II, Where one spouse owns real property in an area experiencing a high volume of oil and gas exploration and leasing, the acquisition and execution of a lease by the property owner is [sic] not the result of contribution of labor, money or in-kind contribution such that any income generated from said lease could be considered “active income” pursuant to Ohio Revised Code Section 3105.171 but is instead “passive income” generated from the separate property and therefore is not subject to division between the spouses in an action for divorce.

Kennedy believed the finding by the magistrate, and later, by the court, that the signing bonus was passive appreciation of mineral rights owned by James before the marriage, and thus his separate property, was a correct characterization of what is considered separate property under R.C. 3105.171.

James Kuhn’s Fourth Proposed Proposition of Law and Justice Kennedy’s Analysis

IV. Where no abuse of discretion is shown, a reviewing court may not modify or reverse a trial court’s decision regarding property division.

Kennedy notes that under long established Ohio Supreme Court precedent, the standard of review on division of property determinations is abuse of discretion, but here the lead appellate opinion improperly and incorrectly reviewed the trial court decision under a manifest-weight-of-the-evidence standard.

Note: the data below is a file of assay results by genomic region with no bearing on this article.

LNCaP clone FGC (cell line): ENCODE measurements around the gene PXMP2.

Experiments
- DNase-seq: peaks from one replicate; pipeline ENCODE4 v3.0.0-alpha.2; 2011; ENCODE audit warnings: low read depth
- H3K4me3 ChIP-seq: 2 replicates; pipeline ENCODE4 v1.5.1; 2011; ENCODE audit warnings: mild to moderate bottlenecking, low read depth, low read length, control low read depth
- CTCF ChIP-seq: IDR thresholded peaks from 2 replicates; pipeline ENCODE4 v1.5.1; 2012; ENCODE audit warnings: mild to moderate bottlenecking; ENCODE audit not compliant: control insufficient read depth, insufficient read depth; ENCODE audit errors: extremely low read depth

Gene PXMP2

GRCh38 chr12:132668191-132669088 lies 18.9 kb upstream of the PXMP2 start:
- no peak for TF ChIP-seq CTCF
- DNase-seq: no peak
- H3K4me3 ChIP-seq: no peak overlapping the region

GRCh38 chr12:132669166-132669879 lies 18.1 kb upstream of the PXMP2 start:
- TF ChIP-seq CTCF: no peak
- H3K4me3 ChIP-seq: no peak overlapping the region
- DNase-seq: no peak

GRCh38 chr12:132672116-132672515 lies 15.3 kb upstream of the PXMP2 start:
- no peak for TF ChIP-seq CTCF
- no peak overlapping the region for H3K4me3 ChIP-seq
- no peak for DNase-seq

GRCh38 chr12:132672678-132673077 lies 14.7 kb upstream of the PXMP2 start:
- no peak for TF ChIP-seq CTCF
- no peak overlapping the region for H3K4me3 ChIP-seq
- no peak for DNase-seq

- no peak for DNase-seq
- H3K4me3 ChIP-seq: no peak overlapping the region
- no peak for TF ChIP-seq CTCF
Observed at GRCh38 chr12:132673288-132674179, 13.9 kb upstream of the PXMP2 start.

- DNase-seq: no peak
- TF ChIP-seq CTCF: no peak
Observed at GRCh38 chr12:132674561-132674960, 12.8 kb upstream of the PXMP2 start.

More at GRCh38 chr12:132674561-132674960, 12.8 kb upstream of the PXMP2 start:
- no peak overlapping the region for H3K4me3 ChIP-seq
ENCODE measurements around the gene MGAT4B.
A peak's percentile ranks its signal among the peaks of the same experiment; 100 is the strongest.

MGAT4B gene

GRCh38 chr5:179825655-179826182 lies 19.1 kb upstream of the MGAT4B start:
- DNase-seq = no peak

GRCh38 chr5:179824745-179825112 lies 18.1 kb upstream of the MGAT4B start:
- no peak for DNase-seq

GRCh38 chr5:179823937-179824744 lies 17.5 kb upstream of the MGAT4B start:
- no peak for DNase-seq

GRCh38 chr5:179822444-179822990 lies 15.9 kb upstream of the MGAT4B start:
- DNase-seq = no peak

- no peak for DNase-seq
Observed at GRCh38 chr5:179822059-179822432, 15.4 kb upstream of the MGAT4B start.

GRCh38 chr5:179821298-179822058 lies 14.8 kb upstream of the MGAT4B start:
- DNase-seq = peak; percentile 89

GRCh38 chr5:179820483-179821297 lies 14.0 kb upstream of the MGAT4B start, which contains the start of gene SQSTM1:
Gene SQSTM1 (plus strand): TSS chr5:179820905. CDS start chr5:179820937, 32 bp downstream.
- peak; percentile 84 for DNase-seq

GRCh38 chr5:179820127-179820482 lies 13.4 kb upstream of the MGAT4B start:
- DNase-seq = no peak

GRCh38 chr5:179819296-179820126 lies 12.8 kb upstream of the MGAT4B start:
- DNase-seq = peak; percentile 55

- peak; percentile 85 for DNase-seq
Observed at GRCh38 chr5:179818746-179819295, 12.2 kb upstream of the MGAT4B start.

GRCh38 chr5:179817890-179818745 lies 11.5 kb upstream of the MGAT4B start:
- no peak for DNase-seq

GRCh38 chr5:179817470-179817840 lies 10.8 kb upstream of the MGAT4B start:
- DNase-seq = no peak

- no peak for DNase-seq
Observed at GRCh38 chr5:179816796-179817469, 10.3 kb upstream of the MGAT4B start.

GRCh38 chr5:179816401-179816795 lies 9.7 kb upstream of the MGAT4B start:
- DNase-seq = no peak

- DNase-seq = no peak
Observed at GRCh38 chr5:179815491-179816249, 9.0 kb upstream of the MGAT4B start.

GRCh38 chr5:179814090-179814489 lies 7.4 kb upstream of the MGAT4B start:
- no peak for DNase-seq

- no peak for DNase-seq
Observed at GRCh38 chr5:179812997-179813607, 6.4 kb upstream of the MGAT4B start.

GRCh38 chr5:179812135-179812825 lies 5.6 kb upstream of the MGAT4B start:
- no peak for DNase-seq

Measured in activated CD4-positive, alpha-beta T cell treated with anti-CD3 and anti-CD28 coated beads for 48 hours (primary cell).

James Kuhn’s Third Proposed Proposition of Law and Justice Kennedy’s Analysis

III. The signature of a spouse upon a document regarding real estate, which signature is procured solely for the purpose of acknowledging the spouse’s dower interest does not create in the non-owner spouse an ownership interest in the subject real estate or any proceeds and/or benefits obtained from said real estate.

This is the only one of James Kuhn’s proposed propositions of law that Kennedy rejected.  She read this proposition as requiring consideration of a company’s motive in getting a spouse’s signature on a document, but notes that motive is irrelevant under the statute.

Concluding Observations

Here’s what I wrote after the argument:

Looks “like an improv, or a win for Cottle.  The court of appeals decision in the case was written in a confusing way… And the appeals court clearly could have been clearer about its abuse-of-discretion standard of review, in reversing on the signing bonus.  The case may well get kicked as just a routine case of equitable distribution, not one of general interest.”

At the oral argument, it was apparent that several justices wondered why they were hearing the case. Justice Pfeifer asked flat out if the case should be improv’d. Following up, Chief Justice O’Connor asked, what if the court were to improv it and just say it is not to be cited, so as to avoid any far-reaching effect. “The facts dictate the outcome of this case—we tie it up, put it in a box and nobody touches it again,” she said. Justice Lanzinger later asked if the case had any future application, and if there was anything for the court to write on. Other than for Justice Kennedy, apparently there wasn’t.

By dismissing the case, the appeals court decision stands, which means Kelly gets half of the signing bonus.